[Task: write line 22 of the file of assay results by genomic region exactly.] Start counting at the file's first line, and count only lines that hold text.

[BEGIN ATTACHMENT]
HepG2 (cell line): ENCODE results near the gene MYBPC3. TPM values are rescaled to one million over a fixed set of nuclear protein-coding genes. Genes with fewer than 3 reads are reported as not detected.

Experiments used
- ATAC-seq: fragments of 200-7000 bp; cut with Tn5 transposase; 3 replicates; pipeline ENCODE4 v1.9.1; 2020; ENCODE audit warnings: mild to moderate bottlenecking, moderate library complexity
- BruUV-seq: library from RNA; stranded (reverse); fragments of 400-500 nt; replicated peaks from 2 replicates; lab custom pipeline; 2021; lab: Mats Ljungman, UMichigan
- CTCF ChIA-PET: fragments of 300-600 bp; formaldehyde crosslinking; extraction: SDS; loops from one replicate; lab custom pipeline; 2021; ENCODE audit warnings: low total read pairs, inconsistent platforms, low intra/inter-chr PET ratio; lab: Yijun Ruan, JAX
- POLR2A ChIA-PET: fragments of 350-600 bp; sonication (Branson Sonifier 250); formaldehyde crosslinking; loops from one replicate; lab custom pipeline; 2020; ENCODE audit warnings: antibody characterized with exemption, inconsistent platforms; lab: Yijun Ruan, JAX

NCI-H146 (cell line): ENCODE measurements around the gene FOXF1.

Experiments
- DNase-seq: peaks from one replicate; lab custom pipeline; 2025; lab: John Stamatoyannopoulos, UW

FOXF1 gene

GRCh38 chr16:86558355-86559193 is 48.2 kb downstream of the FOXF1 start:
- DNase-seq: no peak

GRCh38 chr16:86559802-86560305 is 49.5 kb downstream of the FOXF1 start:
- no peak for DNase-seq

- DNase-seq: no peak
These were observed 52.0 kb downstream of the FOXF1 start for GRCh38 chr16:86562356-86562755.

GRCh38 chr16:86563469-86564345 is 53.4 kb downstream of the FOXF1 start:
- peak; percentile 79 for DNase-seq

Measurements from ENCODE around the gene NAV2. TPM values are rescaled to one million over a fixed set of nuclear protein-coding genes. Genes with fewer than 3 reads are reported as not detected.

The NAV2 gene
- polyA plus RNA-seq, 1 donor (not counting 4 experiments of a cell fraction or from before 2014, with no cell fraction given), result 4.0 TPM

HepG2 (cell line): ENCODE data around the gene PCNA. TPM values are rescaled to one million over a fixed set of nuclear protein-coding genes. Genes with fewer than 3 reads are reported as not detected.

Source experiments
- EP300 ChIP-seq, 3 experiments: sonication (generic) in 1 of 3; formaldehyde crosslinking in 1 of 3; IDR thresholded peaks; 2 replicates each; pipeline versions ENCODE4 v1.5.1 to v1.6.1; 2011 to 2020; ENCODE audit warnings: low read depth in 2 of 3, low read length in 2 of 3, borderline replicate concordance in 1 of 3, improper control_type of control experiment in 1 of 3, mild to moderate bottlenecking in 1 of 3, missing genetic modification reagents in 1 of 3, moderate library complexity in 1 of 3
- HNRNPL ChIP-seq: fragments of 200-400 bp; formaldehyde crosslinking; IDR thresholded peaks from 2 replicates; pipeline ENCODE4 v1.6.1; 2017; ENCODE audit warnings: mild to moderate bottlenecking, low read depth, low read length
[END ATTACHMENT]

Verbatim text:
HepG2 (cell line): ENCODE data around the gene PCNA. TPM values are rescaled to one million over a fixed set of nuclear protein-coding genes. Genes with fewer than 3 reads are reported as not detected.